BERLIN – After more than a week of political slaloming, the German government agreed late Monday to grant the bankrupt catalogue company Quelle a loan guarantee of 50 million euros, or $70 million at current exchange rates.
This is widely considered the “last chance” rather than an all-out rescue for the floundering catalogue company, which is a subsidiary of the insolvent Arcandor Group. Quelle’s management is currently working on a restructuring plan. “I hope that we now have a basis upon which to reorganize the company,” Arcandor’s insolvency administrator Klaus Hubert Görg commented.
As reported, the state governments of Bavaria and Saxony had agreed to contribute 21 million and 4 million euros respectively of the planned 50 million-euro- government guarantee. Quelle has operations in both German states, and employs about 8,000 people.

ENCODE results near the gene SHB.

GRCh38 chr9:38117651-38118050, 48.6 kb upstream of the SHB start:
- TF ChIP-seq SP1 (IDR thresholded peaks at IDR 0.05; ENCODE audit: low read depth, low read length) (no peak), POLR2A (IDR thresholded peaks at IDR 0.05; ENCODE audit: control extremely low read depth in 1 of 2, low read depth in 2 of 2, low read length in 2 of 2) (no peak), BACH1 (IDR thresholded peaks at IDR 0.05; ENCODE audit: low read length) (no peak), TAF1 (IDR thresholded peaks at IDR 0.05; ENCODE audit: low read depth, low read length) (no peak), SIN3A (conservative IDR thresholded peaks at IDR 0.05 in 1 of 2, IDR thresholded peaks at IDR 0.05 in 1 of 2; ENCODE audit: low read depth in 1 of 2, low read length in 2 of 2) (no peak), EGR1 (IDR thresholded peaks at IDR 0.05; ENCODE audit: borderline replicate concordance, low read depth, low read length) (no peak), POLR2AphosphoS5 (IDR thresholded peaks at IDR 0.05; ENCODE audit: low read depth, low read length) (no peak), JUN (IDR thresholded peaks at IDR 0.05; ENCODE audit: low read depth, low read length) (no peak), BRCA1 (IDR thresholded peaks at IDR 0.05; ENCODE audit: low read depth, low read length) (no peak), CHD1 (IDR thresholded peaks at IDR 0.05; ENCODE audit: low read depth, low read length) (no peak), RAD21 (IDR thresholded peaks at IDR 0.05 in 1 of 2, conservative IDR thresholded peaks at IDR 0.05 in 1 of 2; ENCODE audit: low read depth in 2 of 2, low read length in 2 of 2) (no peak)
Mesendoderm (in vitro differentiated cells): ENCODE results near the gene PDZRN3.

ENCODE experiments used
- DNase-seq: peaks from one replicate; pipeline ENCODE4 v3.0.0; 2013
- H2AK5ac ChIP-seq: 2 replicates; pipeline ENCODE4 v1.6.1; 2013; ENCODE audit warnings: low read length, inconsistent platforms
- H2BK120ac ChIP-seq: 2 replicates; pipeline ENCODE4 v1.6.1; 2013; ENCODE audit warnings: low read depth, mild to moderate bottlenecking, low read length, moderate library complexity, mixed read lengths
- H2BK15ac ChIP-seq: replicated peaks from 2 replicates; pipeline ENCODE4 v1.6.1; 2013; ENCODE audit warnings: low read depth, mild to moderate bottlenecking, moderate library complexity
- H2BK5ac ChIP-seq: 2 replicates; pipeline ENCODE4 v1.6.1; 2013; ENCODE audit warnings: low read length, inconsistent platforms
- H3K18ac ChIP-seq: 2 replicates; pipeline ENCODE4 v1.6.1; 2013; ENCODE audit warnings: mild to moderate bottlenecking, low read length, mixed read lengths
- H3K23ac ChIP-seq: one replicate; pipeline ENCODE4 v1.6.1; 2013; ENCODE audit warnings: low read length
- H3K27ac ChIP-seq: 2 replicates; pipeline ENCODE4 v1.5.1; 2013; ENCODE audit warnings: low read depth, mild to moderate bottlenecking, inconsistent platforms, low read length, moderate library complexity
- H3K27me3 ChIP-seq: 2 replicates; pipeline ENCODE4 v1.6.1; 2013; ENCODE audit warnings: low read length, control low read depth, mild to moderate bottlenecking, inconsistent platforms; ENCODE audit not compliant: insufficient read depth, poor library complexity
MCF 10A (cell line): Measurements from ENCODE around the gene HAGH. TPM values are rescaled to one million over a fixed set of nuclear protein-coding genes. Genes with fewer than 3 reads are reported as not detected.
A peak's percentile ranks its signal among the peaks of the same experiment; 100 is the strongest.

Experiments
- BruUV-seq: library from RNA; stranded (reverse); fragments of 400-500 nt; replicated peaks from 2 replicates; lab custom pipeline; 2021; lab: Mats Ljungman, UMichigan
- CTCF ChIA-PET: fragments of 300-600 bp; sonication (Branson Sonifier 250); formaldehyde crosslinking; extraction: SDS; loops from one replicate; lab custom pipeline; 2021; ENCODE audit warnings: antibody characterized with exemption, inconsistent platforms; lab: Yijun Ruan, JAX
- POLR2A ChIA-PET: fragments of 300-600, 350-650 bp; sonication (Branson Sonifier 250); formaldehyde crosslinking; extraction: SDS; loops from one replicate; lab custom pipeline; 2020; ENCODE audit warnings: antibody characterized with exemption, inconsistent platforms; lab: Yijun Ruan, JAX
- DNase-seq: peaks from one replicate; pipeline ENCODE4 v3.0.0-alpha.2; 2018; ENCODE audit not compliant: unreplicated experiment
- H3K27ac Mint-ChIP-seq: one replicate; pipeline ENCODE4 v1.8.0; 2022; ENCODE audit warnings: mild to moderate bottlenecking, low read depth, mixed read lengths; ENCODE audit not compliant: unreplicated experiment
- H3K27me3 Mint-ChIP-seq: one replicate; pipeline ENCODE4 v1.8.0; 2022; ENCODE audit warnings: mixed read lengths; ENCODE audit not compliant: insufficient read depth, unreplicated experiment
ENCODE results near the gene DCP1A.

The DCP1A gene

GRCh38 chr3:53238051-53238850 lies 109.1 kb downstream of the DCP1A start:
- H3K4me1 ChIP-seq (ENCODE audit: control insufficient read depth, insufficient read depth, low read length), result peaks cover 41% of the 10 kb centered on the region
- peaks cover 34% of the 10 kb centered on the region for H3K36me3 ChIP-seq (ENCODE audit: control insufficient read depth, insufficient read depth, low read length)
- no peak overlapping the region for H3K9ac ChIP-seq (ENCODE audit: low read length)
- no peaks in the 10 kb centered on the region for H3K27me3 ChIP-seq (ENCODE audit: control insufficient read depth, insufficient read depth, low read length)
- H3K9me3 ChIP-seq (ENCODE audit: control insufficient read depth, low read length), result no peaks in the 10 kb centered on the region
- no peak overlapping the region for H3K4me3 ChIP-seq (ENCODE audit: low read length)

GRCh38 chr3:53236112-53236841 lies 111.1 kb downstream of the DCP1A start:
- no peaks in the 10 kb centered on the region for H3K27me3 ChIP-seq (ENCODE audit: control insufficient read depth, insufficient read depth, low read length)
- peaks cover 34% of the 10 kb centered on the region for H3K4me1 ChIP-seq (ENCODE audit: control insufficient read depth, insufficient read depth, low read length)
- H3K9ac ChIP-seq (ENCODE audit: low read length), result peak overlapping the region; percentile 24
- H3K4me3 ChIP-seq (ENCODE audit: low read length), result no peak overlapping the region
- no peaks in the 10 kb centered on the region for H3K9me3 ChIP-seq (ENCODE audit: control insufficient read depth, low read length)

The remaining 25 million euros, however, was a subject of much contention. Quelle was repeatedly called upon to provide sufficient security for the loans.
This proved particularly difficult after it was discovered that immediately prior to Arcandor’s insolvency filing June 9, Quelle’s bank accounts had been emptied and transferred to the parent company. (Arcandor explained that this was a normal instance of “cash pooling.”)
With a long history of falling sales and a notable decline in business since Arcandor’s insolvency, as well as what many say is an outdated, print catalogue-based business model, security based on Quelle’s ongoing turnover was also not sufficient.
Details have not been made public, and the loan guarantees are subject to EU approval.